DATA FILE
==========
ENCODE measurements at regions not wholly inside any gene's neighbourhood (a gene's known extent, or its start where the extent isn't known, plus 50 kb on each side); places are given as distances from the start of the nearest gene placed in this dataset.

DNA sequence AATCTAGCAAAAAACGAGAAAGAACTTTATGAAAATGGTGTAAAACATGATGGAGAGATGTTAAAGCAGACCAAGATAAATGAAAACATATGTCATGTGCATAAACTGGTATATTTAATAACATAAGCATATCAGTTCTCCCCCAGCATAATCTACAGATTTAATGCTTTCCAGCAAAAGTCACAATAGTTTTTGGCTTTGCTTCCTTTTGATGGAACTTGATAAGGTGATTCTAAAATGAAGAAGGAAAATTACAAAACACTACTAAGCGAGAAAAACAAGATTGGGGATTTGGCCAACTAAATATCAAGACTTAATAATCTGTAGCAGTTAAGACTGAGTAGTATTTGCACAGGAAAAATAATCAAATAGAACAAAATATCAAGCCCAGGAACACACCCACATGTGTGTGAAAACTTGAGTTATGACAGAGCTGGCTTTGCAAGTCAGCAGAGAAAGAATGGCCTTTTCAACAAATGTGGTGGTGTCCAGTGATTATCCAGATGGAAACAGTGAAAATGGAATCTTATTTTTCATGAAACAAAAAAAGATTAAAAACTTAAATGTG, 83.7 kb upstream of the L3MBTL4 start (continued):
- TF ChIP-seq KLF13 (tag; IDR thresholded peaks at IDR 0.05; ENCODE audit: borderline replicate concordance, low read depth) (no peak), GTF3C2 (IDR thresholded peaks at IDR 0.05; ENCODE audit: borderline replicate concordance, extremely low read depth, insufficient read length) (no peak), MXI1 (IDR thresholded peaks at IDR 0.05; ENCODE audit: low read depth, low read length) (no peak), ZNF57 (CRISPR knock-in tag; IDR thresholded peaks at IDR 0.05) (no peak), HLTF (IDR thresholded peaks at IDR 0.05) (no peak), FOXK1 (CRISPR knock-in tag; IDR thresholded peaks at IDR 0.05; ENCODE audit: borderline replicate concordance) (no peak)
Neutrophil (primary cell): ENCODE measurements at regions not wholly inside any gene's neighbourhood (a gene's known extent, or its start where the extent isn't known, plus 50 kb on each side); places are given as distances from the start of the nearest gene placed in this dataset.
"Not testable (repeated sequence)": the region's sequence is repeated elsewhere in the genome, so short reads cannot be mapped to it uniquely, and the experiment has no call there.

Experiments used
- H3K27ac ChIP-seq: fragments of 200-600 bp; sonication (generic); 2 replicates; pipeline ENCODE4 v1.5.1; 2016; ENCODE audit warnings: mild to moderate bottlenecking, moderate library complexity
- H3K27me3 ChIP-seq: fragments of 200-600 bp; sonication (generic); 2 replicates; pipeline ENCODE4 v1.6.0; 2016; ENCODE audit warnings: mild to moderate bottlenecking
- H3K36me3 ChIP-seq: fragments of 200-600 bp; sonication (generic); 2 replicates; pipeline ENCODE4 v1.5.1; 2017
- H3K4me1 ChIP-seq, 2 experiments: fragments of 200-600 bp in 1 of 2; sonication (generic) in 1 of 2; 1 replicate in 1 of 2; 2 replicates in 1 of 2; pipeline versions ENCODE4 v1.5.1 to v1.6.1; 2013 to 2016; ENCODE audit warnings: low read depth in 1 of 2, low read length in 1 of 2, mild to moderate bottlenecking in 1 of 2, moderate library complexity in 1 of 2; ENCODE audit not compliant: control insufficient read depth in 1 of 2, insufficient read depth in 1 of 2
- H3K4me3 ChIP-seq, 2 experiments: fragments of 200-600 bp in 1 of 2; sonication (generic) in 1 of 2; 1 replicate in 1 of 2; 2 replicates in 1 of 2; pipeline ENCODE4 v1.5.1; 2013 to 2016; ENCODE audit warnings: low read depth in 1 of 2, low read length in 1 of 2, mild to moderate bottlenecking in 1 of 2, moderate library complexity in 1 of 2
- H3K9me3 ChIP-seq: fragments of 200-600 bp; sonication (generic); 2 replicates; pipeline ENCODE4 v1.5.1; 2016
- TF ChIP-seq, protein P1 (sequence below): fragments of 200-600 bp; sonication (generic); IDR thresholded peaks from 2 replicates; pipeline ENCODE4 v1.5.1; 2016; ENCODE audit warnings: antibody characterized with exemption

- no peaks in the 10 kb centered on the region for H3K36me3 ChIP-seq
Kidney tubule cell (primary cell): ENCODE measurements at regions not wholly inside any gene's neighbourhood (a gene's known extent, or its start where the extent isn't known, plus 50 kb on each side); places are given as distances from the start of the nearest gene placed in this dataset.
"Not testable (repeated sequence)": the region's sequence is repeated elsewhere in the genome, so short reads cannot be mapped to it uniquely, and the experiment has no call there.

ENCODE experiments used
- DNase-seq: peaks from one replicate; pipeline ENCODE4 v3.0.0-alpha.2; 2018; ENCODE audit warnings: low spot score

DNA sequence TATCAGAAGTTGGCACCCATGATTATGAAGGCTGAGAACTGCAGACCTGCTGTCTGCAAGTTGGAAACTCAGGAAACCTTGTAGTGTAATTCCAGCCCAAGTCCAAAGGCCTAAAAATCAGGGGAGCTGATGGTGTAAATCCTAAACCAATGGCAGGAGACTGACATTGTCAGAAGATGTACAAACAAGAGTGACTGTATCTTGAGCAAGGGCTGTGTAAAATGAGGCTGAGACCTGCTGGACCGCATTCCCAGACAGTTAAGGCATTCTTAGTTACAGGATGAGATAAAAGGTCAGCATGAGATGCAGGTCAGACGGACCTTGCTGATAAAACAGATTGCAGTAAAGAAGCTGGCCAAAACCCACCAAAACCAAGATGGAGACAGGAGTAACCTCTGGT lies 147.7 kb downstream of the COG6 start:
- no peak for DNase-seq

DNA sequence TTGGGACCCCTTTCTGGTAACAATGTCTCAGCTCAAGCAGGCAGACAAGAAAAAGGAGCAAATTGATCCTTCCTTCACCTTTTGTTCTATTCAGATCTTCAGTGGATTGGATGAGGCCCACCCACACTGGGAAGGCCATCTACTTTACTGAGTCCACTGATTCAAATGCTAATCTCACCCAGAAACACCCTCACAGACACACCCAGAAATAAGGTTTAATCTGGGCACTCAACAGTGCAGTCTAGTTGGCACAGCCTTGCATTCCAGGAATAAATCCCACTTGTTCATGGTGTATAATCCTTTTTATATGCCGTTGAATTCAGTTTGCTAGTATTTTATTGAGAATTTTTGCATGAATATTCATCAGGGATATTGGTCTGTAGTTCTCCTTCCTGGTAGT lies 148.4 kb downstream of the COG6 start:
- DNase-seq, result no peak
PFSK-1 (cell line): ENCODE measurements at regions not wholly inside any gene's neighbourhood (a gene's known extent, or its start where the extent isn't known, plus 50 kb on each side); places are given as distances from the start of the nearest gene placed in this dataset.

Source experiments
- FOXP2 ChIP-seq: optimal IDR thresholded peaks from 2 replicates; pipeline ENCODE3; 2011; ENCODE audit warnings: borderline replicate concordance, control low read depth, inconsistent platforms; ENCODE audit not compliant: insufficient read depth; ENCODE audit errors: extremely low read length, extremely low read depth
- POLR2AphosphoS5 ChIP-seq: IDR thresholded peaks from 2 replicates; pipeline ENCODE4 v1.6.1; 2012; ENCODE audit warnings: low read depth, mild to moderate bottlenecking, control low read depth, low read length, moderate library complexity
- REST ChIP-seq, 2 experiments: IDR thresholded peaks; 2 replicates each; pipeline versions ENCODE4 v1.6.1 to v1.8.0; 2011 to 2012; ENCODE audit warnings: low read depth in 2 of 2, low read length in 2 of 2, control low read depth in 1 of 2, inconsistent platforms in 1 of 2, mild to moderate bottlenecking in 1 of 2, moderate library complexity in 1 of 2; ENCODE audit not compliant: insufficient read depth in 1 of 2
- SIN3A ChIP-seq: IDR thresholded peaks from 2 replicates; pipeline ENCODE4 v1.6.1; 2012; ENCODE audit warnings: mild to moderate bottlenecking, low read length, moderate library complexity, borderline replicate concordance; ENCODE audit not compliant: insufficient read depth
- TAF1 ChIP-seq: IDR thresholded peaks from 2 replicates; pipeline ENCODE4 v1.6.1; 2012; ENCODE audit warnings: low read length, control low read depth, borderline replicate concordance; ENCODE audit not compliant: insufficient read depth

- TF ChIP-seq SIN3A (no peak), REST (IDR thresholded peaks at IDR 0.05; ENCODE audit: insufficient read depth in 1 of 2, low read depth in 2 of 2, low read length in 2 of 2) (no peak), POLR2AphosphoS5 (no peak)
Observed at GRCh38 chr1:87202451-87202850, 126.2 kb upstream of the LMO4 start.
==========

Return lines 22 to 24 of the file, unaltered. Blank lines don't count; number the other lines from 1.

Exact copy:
- DNase-seq, result no peak
PFSK-1 (cell line): ENCODE measurements at regions not wholly inside any gene's neighbourhood (a gene's known extent, or its start where the extent isn't known, plus 50 kb on each side); places are given as distances from the start of the nearest gene placed in this dataset.

Source experiments